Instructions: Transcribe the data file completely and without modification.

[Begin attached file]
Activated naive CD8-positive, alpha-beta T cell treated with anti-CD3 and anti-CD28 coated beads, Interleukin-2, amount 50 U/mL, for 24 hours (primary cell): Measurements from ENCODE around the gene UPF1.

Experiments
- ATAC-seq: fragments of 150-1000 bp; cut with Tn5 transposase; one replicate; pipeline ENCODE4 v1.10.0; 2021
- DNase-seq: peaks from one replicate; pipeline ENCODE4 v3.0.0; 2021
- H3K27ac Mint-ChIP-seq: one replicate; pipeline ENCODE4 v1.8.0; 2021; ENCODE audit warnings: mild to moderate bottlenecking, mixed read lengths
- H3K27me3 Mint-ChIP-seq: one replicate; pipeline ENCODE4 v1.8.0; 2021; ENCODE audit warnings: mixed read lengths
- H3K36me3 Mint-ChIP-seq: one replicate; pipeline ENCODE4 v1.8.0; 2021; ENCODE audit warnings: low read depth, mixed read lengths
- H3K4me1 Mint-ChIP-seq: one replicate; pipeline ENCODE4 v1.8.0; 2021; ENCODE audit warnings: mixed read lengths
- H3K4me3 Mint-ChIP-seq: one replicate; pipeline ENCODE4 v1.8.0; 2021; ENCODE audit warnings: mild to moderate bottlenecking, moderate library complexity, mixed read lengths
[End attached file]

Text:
Activated naive CD8-positive, alpha-beta T cell treated with anti-CD3 and anti-CD28 coated beads, Interleukin-2, amount 50 U/mL, for 24 hours (primary cell): Measurements from ENCODE around the gene UPF1.

Experiments
- ATAC-seq: fragments of 150-1000 bp; cut with Tn5 transposase; one replicate; pipeline ENCODE4 v1.10.0; 2021
- DNase-seq: peaks from one replicate; pipeline ENCODE4 v3.0.0; 2021
- H3K27ac Mint-ChIP-seq: one replicate; pipeline ENCODE4 v1.8.0; 2021; ENCODE audit warnings: mild to moderate bottlenecking, mixed read lengths
- H3K27me3 Mint-ChIP-seq: one replicate; pipeline ENCODE4 v1.8.0; 2021; ENCODE audit warnings: mixed read lengths
- H3K36me3 Mint-ChIP-seq: one replicate; pipeline ENCODE4 v1.8.0; 2021; ENCODE audit warnings: low read depth, mixed read lengths
- H3K4me1 Mint-ChIP-seq: one replicate; pipeline ENCODE4 v1.8.0; 2021; ENCODE audit warnings: mixed read lengths
- H3K4me3 Mint-ChIP-seq: one replicate; pipeline ENCODE4 v1.8.0; 2021; ENCODE audit warnings: mild to moderate bottlenecking, moderate library complexity, mixed read lengths